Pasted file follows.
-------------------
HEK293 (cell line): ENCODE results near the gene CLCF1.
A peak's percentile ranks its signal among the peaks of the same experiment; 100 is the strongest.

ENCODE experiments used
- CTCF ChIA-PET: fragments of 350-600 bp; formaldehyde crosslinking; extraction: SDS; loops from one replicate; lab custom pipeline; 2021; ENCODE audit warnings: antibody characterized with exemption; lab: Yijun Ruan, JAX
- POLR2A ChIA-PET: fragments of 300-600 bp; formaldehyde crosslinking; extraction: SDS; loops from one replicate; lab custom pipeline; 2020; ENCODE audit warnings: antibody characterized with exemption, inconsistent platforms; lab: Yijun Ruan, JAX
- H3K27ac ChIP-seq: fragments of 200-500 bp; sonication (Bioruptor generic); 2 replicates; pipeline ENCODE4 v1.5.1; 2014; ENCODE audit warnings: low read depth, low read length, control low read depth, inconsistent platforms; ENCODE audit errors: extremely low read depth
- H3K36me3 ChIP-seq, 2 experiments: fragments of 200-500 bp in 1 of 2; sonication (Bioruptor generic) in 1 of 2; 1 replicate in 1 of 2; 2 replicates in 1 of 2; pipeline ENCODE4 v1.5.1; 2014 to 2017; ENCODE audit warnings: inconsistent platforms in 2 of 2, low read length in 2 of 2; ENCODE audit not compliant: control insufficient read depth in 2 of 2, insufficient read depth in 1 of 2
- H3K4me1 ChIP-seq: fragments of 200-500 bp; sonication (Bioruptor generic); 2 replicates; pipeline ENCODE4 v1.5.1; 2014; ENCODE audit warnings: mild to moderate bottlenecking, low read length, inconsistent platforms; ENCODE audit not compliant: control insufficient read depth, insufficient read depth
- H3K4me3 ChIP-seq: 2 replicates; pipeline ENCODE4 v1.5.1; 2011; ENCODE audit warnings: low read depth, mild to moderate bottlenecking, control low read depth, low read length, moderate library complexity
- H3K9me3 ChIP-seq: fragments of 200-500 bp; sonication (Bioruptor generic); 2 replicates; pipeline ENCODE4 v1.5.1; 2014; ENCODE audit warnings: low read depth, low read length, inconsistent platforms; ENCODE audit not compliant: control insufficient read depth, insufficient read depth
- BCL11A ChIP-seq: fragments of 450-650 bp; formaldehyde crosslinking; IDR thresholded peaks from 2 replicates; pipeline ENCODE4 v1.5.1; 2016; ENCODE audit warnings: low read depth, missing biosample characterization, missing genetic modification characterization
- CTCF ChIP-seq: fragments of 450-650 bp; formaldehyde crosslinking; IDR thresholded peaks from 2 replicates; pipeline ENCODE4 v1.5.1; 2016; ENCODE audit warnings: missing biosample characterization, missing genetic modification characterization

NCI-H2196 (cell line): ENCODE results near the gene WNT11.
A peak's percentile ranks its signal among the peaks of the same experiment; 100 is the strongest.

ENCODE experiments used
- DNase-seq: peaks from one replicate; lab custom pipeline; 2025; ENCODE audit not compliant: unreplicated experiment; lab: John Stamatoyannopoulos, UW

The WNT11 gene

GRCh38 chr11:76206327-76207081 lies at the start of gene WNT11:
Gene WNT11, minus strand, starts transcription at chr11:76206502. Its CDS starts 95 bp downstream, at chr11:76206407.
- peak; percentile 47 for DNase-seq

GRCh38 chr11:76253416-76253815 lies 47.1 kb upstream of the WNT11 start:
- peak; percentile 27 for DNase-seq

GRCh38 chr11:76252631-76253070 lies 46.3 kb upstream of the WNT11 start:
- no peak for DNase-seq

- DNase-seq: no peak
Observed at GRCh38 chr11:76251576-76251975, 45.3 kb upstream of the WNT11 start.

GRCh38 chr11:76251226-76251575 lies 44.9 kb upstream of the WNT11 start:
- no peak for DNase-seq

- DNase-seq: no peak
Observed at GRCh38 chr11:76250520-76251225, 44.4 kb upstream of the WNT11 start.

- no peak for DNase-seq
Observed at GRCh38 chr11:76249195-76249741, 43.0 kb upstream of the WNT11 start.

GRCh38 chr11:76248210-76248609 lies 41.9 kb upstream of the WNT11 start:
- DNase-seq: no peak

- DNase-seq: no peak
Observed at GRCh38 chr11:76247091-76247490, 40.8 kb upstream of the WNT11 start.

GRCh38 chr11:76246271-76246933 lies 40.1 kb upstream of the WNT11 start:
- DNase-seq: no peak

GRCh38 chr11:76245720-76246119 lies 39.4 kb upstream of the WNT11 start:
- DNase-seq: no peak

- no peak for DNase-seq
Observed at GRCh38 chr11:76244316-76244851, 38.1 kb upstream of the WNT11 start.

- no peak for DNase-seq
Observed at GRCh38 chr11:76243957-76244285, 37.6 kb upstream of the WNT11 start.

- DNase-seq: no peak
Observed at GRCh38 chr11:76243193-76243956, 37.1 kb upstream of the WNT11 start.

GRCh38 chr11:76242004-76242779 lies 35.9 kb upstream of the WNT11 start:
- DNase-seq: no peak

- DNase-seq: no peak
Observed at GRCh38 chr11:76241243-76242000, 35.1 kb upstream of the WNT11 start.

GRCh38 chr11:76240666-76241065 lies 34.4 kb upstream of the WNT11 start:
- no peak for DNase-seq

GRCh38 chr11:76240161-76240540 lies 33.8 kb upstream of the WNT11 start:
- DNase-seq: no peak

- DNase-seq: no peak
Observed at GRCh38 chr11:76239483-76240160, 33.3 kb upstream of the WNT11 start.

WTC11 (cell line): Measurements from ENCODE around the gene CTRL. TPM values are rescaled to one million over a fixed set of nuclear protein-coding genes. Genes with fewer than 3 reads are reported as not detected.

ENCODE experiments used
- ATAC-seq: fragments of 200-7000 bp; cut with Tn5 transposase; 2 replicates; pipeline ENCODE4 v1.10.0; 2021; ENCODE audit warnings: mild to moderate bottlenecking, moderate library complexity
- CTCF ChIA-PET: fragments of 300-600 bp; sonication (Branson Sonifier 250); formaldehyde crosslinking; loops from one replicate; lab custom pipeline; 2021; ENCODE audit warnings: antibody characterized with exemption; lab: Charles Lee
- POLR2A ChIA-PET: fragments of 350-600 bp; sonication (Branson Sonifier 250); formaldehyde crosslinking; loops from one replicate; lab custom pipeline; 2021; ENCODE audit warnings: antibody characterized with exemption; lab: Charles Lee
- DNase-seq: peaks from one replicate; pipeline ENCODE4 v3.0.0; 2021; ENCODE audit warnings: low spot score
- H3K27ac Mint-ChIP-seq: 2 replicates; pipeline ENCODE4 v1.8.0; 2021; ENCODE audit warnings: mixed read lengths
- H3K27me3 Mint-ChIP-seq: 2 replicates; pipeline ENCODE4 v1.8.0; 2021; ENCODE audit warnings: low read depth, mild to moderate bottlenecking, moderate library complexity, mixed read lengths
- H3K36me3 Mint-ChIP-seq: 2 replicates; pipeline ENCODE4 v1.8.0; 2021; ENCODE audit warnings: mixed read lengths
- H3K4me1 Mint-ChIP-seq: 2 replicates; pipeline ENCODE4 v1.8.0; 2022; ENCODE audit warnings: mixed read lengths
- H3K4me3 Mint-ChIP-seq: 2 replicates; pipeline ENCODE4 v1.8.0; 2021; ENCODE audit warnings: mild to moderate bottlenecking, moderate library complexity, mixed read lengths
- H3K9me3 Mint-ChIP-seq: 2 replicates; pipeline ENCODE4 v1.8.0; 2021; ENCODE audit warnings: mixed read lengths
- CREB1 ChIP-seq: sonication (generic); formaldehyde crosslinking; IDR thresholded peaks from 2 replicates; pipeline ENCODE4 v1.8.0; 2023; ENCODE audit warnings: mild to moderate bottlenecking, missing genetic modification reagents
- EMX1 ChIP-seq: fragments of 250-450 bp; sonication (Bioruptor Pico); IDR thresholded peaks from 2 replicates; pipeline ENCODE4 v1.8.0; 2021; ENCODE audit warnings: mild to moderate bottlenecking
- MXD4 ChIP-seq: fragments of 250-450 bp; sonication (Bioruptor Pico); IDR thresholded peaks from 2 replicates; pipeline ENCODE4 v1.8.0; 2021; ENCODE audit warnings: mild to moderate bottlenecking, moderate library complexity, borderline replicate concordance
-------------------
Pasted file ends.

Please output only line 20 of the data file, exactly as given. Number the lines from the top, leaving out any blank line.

- peak; percentile 47 for DNase-seq